For most hard rock and metal fans, the release of UNCLE ACID & THE DEADBEATS' "Mind Control" will feel like joining a long-running horror movie franchise - be it "Evil Dead", "Friday the 13th", whatever - midway through, or more precisely, episode three.
The pertinent question being: did they miss too many crucial elements of the backstory to properly appreciate the plotlines presented by this third episode, or can they even understand what the underground fuss over the group is all about, without the context of the group's earlier albums?
Well, the likely answer is that neophytes will probably enjoy 2013's "Mind Control" quite a bit more than will those familiar with 2010's "Vol. 1" and '11's "Bloodlust", because there's frankly a slight, but distinct drop-off in several areas here: in the freshness of the songwriting, in the overall energy propelling the performances, and quite simply in the mystique surrounding the group, now that it is, in fact, a group, rather than the almost single-handed work of the once reclusive UNCLE ACID himself.
Digging into the LP's musical entrails, we find that the psychedelic proto-doom of "Mind Control" is, by and large, decidedly darker, murkier, and almost withdrawn in comparison to what came before - as though the public face and fleshed out touring DEADBEATS assembled by UNCLE ACID instigated a reflexive defensive posture where songs like leaden LP opener, "Mt. Abraxas" (which briefly awakes when it borrows the riff from SABBATH's "After Forever"), the urgent but somewhat tuneless "Evil Love", and the comparatively somnolent "Death Valley Blues", are concerned.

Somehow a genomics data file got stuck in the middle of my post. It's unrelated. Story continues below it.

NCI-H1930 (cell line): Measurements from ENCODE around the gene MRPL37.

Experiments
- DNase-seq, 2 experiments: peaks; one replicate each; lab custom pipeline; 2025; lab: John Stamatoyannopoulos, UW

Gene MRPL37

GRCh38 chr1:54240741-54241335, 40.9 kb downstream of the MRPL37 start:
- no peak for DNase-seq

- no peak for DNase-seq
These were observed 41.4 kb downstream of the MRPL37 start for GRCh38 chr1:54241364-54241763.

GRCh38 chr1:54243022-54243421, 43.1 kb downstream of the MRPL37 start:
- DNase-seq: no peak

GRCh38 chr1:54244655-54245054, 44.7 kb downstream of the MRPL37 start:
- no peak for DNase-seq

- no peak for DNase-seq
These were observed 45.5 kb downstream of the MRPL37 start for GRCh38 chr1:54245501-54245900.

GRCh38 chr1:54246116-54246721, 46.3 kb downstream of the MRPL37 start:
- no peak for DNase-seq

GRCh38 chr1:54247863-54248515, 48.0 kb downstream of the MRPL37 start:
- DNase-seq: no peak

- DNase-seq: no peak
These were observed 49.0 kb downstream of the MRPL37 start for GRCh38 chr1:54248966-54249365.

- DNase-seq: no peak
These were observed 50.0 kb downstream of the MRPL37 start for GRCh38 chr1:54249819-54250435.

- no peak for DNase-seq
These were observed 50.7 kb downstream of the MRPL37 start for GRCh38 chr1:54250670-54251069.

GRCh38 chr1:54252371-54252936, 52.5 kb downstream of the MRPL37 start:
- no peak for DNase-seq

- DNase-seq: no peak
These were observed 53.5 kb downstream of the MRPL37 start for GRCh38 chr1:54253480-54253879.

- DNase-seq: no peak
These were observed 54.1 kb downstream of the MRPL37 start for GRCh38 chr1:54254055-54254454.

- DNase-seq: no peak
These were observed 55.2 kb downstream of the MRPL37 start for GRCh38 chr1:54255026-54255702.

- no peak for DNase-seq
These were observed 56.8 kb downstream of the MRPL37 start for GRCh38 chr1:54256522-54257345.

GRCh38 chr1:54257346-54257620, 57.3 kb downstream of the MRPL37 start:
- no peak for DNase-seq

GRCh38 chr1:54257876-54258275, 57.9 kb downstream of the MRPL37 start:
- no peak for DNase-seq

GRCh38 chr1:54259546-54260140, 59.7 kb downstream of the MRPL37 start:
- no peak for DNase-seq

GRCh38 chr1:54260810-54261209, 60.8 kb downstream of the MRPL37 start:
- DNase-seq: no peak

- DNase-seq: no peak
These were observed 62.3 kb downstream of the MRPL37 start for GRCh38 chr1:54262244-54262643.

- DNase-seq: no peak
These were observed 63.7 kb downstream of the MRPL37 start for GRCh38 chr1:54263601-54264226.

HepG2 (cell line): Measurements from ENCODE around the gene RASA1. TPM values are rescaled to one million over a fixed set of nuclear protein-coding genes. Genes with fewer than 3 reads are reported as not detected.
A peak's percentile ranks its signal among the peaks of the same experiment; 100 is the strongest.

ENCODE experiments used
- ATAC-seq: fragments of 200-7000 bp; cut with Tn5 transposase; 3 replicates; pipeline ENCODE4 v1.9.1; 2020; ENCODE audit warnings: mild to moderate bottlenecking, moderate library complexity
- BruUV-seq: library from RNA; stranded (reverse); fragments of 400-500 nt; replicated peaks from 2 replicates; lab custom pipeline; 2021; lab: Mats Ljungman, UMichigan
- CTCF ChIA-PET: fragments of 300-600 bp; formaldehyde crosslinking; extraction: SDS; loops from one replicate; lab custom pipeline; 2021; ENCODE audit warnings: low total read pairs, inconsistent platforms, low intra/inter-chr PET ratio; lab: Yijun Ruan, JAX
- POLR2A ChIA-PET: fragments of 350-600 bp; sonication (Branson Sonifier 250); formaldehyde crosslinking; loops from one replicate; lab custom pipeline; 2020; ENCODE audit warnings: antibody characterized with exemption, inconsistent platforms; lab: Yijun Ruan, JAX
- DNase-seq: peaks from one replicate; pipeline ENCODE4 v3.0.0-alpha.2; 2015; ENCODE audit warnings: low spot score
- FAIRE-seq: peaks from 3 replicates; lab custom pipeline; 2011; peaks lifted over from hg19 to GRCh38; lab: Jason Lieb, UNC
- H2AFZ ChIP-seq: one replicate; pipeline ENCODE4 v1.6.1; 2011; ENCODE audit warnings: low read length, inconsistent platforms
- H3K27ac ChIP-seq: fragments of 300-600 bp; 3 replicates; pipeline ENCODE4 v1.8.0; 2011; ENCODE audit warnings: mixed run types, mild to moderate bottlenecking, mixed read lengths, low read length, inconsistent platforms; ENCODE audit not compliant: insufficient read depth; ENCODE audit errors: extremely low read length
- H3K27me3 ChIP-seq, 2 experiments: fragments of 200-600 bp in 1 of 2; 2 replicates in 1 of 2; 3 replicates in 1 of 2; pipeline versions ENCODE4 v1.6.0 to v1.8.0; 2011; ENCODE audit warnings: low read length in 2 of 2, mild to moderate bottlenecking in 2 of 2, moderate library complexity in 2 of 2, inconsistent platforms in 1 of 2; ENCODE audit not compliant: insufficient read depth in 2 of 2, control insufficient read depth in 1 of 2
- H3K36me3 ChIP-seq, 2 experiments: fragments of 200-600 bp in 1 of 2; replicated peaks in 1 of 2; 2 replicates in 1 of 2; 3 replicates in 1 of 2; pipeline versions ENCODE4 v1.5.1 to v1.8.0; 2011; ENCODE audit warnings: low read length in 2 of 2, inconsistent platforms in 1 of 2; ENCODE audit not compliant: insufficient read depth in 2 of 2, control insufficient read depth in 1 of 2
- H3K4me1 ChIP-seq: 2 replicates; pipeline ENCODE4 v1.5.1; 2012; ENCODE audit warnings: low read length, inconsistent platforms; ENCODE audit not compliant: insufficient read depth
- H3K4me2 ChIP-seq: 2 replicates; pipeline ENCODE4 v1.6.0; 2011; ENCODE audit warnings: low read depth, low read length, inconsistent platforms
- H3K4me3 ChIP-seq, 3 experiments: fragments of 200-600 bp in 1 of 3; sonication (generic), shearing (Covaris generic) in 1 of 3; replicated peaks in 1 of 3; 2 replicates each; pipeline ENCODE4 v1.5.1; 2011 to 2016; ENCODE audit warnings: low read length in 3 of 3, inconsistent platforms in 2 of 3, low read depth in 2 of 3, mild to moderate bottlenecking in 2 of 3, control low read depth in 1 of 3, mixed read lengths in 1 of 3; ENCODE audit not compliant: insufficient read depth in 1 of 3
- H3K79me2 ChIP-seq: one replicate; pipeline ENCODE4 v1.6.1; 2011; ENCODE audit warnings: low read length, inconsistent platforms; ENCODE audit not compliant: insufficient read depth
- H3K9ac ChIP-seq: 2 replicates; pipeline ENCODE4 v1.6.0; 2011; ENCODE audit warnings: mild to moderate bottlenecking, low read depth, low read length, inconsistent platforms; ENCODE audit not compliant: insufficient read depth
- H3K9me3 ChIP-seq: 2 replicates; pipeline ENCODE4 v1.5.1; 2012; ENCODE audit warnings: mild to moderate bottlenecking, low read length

Luckily, the livelier "Mind Crawler" duly reveals the band's sharper fangs via rugged staccato riffs; the partly acoustic "Follow the Leader" rattles its skeleton via acid folk vibes complete with sitar solo (all of which oddly makes UNCLE ACID's nasal whine sound like Perry Farrell, of all people, but in a good way!); "Valley of the Dolls" clearly indulges in the band's favored B-Movie lingo, backed by torpid twin guitar harmonies and seriously malefic riffs; and the haunting "Devil's Work" amplifies both the psych-doom ambiance and satanic ritual ("I'm the devil?and I'm here to do the devil's work") to an entirely new level, possibly qualifying it as the LP's top track.
So, in other words, this is something of a mixed bag: partly marked by disappointment, partly brand new thrills of a subtler, less immediate sort, but which may, in time, prove themselves nothing more than transitional growing pains pointing ahead to UNCLE ACID & THE DEADBEATS' next unqualified triumph.
And the good news for first-time viewers, not loaded with the baggage of prior high expectations, is that this third episode in the band's horror music saga will probably seem just as demonically alluring as the first two did for those welcomed earlier into the cabal of UNCLE ACID.
So buy your movie tickets and judge for yourself?